In an interview given by Justice Minister Ayelet Shaked to The Atlantic magazine, the rightwing, nationalist politician exposed her plan to solve the Israeli-Palestinian conflict in her own unique way. The C territories, heavily inhabited by the Palestinian population, will be annexed to Israel in a move that will grant to 100,000 Palestinian Arabs civil and political rights as Israeli citizens. According to Shaked, these people can be absorbed in Israel without violating the demographic balance within the Jewish state. Those Arabs, she continues, will not get national rights as the right for self-determination is reserved to the Jewish population. Crowned as an alternative to Israel’s Prime Minister Binyamin Netanyahu, Shaked speaks of a Jewish state with small but solid Arab minority and believes that “there is no contradiction between the fact that Israel has full personal equality of citizenship but extends national rights only to the Jewish people.” She concludes, “at the moment, the annexation plan looks like science fiction, but I think that slowly, gradually, people will see what’s going on in the Middle East and realize that it really could happen.”
The Shaked plan, coordinated with her party leader Mr. Naftali Bennet, means that the two-state solution will be put to death. With no Palestinian state, with no national rights to be granted to the Arabs living in the West Bank, Mrs. Shaked and Mr. Bennet wish to bury the Palestinian question, forcing hundreds of thousands of occupied Arabs to accept citizenship in a state they detest. The logic guiding Mrs. Shaked implies that in case these Palestinians won’t agree to become Israeli citizens, their status will resemble the situation where the East Jerusalem Palestinians live: they will not vote to the Israeli Knesset and will therefore be satisfied with getting civil rights like national insurance funds. Thus, the obedient Arabs will agree to renounce their national rights in return to Israeli money. Israel, according to this twisted nationalist logic, will be able to expand its territory through massive annexation and remain a Jewish and democratic state.
The vision put forward by Minister Shaked is problematic in many ways, mainly because the Justice Minister doesn’t consider the possibility that the Arabs will actually agree to her plan. Let us just think that the Arabs would take the challenge and accept the proposal with one “minor” change: instead of granting citizenship only to the population living in the C area, they will ask Shaked to provide civil and political rights to the entire Palestinian population living under Israeli control. Thus, the total number of Palestinians requiring citizenship following the logic carried forward by Shaked will grow to one, two or even three million people. They will not ask for a state of their own; instead, they will demand full rights as citizens in a state defined as a Jewish one.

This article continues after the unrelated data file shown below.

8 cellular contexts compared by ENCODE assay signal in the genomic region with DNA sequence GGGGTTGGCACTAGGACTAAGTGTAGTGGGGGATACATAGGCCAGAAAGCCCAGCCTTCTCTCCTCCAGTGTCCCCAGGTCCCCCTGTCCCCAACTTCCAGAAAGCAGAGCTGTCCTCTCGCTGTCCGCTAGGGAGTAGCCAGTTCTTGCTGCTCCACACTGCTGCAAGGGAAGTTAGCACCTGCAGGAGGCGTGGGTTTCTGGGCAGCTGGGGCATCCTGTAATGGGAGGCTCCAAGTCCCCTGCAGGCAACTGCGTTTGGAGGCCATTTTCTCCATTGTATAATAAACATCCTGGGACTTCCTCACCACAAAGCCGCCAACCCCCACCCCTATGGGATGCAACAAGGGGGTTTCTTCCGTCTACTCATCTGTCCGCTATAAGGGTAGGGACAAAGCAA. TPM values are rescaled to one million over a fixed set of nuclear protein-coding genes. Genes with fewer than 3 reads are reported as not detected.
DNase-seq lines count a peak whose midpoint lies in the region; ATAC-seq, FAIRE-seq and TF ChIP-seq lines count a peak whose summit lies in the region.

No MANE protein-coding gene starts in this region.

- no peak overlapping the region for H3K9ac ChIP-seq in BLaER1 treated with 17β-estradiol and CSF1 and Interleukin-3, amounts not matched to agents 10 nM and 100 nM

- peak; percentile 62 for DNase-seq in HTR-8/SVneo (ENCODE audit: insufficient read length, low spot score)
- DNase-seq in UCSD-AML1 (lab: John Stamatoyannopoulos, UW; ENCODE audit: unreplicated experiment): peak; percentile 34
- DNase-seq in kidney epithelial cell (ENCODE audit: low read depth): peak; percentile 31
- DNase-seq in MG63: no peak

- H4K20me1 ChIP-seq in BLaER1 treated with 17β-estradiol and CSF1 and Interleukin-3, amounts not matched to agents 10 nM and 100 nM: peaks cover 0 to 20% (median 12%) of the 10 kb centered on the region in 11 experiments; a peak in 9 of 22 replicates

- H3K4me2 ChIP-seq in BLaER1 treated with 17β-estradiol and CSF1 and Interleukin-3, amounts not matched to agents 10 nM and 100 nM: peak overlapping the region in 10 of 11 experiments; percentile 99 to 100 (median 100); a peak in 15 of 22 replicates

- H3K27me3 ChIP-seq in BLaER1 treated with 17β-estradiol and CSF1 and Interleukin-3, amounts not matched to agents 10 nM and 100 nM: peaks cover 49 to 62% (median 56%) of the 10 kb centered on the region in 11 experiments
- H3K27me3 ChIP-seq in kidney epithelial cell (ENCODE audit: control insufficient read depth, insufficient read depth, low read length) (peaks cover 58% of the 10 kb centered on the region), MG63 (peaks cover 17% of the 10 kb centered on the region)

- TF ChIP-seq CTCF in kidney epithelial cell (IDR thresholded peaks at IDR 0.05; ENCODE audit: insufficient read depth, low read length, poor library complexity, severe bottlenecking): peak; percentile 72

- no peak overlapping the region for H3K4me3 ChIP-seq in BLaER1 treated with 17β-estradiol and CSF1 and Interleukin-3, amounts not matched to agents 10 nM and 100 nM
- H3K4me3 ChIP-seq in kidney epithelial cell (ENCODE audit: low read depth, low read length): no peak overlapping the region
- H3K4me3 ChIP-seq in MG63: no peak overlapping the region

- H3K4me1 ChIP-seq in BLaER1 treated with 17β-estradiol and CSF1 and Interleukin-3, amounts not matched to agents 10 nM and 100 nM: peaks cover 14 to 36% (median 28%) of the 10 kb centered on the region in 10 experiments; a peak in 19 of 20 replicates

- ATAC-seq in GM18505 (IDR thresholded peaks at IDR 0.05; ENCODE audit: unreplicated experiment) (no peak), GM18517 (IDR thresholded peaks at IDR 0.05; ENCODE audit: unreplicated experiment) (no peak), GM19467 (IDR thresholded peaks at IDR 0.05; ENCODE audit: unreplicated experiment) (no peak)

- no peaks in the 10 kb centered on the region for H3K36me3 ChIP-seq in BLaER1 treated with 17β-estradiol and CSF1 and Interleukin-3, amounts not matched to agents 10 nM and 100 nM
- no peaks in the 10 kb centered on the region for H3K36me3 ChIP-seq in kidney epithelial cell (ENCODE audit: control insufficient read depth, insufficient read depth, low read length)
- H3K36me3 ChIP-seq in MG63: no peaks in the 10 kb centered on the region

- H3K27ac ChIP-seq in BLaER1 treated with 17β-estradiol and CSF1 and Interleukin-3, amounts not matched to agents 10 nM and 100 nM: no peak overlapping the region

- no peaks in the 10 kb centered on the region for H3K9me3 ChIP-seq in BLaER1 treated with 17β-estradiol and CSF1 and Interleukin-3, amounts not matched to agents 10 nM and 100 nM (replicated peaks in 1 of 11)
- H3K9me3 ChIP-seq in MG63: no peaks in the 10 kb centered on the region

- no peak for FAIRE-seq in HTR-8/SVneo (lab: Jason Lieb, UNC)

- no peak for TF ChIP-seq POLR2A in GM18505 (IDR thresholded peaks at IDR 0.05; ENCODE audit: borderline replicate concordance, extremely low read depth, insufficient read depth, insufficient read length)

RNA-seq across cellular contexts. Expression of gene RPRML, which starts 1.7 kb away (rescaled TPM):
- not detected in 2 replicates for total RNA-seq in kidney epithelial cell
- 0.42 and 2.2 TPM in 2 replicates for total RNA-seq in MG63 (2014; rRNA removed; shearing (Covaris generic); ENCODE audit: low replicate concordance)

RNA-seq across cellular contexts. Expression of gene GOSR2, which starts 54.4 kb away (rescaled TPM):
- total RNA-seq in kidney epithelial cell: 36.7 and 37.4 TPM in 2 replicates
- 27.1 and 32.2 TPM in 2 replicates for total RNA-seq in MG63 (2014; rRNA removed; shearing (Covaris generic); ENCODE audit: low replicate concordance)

It is most likely that neither Shaked nor her followers will agree to endow full civil rights to millions of Palestinian Arabs. This situation will make Israel a state of national separation. In two words: Apartheid state. The Palestinian demand to get Israeli identity cards will be met with support even from pro-Zionist leaders across the US and Europe. Israel would have to accept those Arabs who wish to be its citizens; it would have to submit to this mass democratic movement and even pro-Israeli hardliners will have no choice but to press the Israelis to renounce the idea of a Jewish state. Moreover, Israel itself will be divided between hardcore nationalists and those who cherish democratic values. It might end in serious civil strife, leading to internal civil war. The Zionist dream of an independent Jewish state will die in the struggle between nationalist zealots and liberals.
Israel cannot accept the annexation plan of Ministers Shaked and Bennet in case it wishes to fulfill the Zionist ideology put forward by Herzl and Jabotinsky. It is worth mentioning that Jabotinsky stressed the importance of a Jewish majority in Palestine as a precondition to Jewish sovereignty. Shaked and her followers betray the Zionist dream; they reject the essence of Zionism as it was portrayed by Jabotinsky and Ben-Gurion alike. In many senses, the Israeli right started its long march to post-Zionist ideology. If Bennet and Shaked will get the opportunity to build their state of Judea upon the ruins of Israel, this state will constitute nothing but a coffin for the moribund dream on Jewish national independence in Zion.